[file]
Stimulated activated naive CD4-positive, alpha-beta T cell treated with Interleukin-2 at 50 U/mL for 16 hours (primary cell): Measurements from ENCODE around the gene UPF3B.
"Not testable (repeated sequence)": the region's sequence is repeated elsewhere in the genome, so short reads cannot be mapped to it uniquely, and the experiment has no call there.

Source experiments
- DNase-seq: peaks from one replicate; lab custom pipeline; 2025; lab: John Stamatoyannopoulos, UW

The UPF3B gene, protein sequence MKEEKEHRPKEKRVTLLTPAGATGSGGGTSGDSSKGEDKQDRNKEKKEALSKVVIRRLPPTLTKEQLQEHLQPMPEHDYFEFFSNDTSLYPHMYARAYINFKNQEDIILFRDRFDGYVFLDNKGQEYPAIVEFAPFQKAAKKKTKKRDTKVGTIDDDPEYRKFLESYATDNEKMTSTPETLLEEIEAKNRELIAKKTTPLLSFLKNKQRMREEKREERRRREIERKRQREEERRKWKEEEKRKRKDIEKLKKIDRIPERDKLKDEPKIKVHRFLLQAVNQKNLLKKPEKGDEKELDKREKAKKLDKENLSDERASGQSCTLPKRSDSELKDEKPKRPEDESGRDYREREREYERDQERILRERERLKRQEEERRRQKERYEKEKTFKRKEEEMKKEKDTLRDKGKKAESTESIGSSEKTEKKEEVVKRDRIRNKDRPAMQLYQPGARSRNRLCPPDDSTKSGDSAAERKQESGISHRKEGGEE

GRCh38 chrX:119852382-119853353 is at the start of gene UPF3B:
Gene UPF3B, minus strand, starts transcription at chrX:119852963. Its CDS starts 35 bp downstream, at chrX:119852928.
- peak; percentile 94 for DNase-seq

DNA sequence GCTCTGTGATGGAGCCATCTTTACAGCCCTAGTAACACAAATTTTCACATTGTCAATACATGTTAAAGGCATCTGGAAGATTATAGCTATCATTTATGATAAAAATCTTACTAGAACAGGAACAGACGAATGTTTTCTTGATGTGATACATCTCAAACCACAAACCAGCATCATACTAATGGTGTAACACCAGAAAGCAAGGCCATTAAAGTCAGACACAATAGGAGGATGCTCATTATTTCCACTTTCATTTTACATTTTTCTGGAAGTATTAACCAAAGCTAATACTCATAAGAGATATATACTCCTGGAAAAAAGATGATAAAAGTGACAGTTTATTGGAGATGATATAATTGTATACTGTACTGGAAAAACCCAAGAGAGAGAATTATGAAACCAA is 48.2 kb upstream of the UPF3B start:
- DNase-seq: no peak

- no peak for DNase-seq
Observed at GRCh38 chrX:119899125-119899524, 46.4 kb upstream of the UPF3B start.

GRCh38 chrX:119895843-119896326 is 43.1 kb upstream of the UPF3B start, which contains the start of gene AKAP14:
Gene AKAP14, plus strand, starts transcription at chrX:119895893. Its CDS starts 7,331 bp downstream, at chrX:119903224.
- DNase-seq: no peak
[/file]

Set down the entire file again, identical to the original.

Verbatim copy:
Stimulated activated naive CD4-positive, alpha-beta T cell treated with Interleukin-2 at 50 U/mL for 16 hours (primary cell): Measurements from ENCODE around the gene UPF3B.
"Not testable (repeated sequence)": the region's sequence is repeated elsewhere in the genome, so short reads cannot be mapped to it uniquely, and the experiment has no call there.

Source experiments
- DNase-seq: peaks from one replicate; lab custom pipeline; 2025; lab: John Stamatoyannopoulos, UW

The UPF3B gene, protein sequence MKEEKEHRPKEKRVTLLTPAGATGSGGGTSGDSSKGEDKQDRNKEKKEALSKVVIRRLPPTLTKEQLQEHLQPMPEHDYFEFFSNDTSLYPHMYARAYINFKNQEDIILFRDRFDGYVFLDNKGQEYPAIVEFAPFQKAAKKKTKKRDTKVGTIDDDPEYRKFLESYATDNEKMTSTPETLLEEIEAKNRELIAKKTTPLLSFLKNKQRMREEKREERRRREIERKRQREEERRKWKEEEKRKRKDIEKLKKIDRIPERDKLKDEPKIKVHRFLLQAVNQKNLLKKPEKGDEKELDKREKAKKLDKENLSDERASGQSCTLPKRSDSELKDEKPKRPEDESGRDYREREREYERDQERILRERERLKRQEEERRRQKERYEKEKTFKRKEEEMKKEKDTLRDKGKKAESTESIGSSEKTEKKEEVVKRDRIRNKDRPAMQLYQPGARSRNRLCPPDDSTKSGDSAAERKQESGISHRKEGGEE

GRCh38 chrX:119852382-119853353 is at the start of gene UPF3B:
Gene UPF3B, minus strand, starts transcription at chrX:119852963. Its CDS starts 35 bp downstream, at chrX:119852928.
- peak; percentile 94 for DNase-seq

DNA sequence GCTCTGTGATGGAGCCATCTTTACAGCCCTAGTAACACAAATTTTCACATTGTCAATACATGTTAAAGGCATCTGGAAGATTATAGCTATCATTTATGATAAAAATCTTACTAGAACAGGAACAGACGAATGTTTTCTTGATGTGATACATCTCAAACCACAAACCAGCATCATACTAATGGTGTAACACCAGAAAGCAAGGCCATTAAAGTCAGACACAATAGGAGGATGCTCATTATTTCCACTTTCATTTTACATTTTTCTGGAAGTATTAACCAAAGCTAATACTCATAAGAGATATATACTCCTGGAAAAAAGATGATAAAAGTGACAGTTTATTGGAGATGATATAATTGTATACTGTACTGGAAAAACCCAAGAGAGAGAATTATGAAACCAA is 48.2 kb upstream of the UPF3B start:
- DNase-seq: no peak

- no peak for DNase-seq
Observed at GRCh38 chrX:119899125-119899524, 46.4 kb upstream of the UPF3B start.

GRCh38 chrX:119895843-119896326 is 43.1 kb upstream of the UPF3B start, which contains the start of gene AKAP14:
Gene AKAP14, plus strand, starts transcription at chrX:119895893. Its CDS starts 7,331 bp downstream, at chrX:119903224.
- DNase-seq: no peak